American society and culture were changing faster and more fundamentally than the movies themselves Movies thus came to play a central role in the cultural conflicts that followed World War I. On both sides of the struggle, movies came to be seen as offering values distinctly different from those of the older middle-class culture, and providing greater opportunities for ethnic minorities than other economic sectors. Immigrants and their children were attracted to movie culture not merely because movies were cheap, ubiquitous and appealing as fantasy or entertainment. In American society, movies became a major factor in the reorientation of traditional values.
There were, however, Caucasian people known to behave very differently from Americans. These exotics inhabited such countries as France, Italy, Germany, Russia, Sweden, even Great Britain. Natives of these countries, though much on American minds during the European war of 1914-1918, did not often appear on the screens of American movie theaters, since the war had diverted European film industries from making fiction feature films. American moviemakers were thus given a free hand to perpetuate their own versions of the character of European nationalities, which generally did not rise above the gross stereotypes of blacks or American Indians, though normally they were more favorable. Europeans were more sensual, decadent, emotional, sinful than Americans, and also more calculating, rational and willful. After world War I , the field was open for performers who could create a comic style specifically tailored to American middle-class values; and so a new group of bourgeois comedians emerged in the 1920s.
Keaton, the greatest of the comedians to emerge in the 1920’s. Jazz developed in the late nineteenth century out tradition of African American musical expression that included work songs, marches, dance music, and spirituals. Spontaneous, emotional, and improvisational. Jazz blended African harmonic and rhythmic elements with American themes. Born in New Orleans, jazz music spread north, east, and west to American cities where blacks migrated in huge numbers seeking jobs during and after World War I. Jazz gained acceptance slowly because of its racial origin and its suggestion of loose morals or low living. Only when white orchestras adapted or imitated it in the late 1930s did jazz become popular with America's mass public. The jazz craze of Paris in the 1920s and the cultural exchange it represented formed one episode of a larger transatlantic cultural shift.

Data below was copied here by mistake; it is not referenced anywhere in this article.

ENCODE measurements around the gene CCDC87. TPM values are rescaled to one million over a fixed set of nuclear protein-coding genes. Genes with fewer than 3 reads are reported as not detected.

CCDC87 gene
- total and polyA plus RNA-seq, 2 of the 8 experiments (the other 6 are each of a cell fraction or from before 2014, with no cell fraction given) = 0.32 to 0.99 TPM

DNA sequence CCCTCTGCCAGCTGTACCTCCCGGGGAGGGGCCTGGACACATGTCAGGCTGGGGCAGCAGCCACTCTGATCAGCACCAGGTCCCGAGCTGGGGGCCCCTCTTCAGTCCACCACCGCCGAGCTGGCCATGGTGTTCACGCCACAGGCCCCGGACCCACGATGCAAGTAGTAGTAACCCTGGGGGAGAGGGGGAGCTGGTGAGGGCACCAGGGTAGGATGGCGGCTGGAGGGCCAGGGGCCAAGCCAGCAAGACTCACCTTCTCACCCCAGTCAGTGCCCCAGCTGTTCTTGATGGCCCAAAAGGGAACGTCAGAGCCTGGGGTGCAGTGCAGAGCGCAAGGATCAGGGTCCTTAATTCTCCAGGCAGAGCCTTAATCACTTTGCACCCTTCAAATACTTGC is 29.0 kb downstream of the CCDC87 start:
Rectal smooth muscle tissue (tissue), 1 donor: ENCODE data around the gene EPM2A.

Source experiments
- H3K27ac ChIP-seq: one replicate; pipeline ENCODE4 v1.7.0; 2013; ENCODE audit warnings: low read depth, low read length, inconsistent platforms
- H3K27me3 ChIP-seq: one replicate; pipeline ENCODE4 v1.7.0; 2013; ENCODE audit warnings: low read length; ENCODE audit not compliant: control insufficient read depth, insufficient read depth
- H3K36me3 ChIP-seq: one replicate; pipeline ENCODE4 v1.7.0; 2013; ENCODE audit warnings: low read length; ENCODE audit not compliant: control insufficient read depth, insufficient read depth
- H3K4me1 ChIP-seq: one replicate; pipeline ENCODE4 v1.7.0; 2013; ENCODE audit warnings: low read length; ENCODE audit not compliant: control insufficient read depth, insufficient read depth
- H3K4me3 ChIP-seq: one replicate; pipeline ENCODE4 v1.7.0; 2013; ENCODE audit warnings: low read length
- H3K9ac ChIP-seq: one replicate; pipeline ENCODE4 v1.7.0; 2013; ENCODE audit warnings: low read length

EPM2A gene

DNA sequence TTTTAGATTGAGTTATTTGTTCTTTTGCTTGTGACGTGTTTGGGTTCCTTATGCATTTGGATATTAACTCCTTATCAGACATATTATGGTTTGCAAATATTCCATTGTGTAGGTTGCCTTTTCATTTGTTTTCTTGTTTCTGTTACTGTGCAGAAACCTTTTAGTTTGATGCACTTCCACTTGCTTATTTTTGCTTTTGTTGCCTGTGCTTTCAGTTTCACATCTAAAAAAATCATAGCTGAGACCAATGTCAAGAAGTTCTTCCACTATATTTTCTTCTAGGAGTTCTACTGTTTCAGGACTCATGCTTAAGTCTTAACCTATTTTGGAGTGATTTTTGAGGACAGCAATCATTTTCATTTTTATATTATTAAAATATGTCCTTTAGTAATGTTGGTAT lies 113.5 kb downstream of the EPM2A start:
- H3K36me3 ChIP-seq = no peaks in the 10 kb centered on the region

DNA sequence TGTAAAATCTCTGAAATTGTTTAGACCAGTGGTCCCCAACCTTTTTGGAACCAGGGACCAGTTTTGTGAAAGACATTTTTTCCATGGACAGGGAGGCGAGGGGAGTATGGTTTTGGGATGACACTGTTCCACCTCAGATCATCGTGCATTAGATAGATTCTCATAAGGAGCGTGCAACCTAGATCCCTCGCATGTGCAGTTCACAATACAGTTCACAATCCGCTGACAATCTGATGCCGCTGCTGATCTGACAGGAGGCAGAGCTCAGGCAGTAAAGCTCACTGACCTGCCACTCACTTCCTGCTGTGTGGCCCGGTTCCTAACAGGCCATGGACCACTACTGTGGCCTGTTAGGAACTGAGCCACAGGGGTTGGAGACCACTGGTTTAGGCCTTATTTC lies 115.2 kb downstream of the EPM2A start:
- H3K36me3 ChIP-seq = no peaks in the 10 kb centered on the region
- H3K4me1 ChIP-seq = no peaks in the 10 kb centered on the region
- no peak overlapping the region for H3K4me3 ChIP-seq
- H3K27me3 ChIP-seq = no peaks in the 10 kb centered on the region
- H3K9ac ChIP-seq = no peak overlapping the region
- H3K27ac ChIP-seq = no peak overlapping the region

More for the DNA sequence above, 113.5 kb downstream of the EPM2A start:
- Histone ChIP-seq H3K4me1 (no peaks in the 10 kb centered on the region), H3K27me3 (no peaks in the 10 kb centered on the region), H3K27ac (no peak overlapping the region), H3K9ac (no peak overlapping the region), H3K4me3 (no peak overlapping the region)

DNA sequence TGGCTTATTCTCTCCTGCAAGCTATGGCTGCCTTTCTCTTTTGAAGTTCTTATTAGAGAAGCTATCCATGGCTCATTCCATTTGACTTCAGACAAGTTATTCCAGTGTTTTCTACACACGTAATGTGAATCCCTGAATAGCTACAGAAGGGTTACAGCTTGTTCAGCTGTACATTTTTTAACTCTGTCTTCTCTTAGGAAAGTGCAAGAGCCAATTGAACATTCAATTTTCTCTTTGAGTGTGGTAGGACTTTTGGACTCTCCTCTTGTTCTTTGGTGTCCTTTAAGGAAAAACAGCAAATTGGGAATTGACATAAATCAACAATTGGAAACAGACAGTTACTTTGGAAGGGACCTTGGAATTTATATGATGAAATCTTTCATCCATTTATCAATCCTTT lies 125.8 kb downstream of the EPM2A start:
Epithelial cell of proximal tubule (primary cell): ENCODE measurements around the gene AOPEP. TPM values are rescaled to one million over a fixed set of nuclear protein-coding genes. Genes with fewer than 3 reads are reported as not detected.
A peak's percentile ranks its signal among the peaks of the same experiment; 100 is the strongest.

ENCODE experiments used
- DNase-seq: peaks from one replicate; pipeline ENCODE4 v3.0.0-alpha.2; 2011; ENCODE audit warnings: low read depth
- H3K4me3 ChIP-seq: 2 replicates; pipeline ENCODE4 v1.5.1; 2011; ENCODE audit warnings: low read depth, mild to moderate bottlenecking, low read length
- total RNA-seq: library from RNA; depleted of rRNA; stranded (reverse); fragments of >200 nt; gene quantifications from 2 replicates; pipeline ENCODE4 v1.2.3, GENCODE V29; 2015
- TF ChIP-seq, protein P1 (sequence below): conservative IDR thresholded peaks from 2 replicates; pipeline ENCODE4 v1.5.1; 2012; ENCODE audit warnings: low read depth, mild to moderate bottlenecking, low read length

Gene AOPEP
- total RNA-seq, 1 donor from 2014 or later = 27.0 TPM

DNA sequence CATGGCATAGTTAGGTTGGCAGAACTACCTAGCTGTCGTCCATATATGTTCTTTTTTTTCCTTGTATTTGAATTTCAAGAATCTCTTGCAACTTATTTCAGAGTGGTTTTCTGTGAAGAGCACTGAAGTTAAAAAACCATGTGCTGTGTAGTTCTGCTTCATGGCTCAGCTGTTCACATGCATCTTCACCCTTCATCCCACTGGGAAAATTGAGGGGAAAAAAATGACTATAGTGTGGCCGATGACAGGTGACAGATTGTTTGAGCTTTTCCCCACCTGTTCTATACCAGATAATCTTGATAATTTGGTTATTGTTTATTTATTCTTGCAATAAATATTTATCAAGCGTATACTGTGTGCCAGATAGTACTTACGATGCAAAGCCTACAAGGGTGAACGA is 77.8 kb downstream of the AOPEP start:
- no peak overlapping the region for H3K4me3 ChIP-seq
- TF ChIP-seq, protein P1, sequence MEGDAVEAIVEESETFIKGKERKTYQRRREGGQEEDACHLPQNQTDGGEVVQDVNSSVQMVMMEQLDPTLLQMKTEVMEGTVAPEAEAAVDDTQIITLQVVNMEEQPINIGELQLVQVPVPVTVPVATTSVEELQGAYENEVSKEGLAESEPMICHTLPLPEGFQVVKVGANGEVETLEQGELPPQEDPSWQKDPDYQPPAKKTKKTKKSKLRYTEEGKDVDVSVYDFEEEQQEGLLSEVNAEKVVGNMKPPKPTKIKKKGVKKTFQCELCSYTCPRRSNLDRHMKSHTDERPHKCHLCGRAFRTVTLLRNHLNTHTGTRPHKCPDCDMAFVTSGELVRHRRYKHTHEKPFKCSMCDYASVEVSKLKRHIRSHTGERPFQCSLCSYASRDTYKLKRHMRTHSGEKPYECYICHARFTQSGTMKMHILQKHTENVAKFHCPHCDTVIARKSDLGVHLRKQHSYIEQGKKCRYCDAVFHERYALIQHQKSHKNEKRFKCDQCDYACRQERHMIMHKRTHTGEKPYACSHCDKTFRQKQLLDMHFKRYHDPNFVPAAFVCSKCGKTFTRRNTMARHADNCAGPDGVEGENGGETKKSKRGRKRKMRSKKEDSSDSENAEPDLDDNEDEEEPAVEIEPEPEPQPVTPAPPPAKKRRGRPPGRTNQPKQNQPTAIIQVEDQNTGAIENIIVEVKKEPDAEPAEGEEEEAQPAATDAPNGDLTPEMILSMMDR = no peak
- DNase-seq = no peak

1920s.The American "Roaring Twenties" were paralleled by the "Crazy Years" in France, and the two were described in strikingly similar language. If American movie posters promised "beautiful jazz babies, champagne baths, and midnight revels,“ French club goers described "women with men's coats and cigarettes, crazy virgins and the feverishness in everyday pleasure."The French had less prudishness to overcome than American descendants of Puritanism, and being more deeply disillusioned by the recent European bloodbath, they were more eager to throw off conventional ways. But France's variant of cultural revolution arose from causes broadly similar to those of the American movement: a surge of postwar prosperity, new attitudes toward sexuality, the influence of records and movies, and the contribution of immigrant minorities. And both nations looked elsewhere for their models: like Americans who flocked to see "passionate" Europeans in the movies, the French imported the culture of transatlantic "others“ in this case, American blacks to inspire their revolution.